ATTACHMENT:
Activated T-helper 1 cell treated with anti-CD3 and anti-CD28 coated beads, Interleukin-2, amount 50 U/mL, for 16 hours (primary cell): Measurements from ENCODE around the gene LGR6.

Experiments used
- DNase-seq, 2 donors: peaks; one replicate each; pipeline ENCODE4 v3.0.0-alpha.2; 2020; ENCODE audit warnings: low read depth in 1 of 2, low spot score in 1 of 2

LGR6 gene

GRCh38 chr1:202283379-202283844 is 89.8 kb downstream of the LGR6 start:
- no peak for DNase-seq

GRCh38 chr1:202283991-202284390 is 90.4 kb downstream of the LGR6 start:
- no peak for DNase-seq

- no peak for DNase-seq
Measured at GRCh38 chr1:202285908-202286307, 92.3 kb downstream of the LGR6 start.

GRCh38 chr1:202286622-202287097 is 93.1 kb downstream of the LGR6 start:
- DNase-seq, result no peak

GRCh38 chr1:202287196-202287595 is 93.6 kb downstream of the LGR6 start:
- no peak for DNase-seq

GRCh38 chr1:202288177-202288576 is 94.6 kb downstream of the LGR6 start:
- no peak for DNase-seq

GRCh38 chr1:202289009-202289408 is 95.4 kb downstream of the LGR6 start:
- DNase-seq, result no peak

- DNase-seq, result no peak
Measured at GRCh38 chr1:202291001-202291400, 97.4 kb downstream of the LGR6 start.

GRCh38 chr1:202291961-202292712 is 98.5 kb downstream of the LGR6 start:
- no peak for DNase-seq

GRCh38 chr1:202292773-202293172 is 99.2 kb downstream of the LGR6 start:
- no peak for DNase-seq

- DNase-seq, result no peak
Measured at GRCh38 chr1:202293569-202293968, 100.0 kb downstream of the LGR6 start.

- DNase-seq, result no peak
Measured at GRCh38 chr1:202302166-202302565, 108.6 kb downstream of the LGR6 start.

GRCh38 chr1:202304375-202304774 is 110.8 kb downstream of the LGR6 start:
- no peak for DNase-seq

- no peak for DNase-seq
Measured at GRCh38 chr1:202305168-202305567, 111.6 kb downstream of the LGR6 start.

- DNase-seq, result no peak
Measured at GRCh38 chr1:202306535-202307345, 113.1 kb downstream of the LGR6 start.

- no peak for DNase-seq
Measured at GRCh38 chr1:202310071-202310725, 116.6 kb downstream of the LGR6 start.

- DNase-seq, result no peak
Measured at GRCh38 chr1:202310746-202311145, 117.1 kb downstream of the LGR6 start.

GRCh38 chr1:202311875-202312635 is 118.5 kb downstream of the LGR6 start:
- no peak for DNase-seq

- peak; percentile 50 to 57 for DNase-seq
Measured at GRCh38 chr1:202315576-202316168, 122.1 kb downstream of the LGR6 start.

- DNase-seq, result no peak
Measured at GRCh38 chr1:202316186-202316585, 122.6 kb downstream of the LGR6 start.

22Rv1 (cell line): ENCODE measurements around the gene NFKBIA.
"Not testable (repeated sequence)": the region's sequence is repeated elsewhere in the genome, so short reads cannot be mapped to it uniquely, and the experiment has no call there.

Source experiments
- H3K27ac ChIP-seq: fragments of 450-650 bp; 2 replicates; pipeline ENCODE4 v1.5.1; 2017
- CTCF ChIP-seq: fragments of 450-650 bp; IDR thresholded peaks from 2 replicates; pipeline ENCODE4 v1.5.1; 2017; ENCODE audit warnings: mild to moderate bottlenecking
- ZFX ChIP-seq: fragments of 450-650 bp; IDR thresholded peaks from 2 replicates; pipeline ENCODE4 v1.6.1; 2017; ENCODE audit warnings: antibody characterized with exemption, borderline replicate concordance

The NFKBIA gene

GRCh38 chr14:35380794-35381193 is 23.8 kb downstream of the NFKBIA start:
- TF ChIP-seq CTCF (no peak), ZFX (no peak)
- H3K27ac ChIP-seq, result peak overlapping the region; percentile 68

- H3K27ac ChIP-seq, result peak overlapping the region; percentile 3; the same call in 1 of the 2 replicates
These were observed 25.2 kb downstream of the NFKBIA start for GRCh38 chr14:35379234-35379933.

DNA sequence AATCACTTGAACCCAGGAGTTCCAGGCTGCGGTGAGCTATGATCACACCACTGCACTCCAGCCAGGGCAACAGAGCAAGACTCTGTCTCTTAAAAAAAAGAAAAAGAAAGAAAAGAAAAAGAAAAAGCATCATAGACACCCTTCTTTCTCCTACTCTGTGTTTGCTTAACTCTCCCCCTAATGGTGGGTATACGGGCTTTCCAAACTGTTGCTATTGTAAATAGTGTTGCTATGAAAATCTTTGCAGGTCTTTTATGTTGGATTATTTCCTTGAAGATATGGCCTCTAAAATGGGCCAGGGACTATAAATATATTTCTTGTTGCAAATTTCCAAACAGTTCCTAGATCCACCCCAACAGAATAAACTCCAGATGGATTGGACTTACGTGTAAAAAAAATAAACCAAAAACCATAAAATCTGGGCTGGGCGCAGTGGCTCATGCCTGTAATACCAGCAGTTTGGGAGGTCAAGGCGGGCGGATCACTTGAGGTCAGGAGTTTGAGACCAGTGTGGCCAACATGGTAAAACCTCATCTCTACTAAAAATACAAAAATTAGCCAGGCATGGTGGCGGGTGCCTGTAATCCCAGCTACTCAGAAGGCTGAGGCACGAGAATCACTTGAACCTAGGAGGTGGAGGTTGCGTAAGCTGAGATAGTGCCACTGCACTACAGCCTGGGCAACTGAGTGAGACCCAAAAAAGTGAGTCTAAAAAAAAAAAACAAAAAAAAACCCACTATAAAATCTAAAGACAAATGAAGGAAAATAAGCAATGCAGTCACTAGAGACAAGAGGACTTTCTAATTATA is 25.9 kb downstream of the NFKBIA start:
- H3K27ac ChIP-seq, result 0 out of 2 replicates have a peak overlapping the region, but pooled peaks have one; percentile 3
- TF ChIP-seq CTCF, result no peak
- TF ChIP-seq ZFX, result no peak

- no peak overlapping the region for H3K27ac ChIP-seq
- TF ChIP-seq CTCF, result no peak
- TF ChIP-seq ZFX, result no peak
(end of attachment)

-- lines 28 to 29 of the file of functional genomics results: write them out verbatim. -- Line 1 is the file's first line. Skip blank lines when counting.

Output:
Measured at GRCh38 chr1:202302166-202302565, 108.6 kb downstream of the LGR6 start.

GRCh38 chr1:202304375-202304774 is 110.8 kb downstream of the LGR6 start: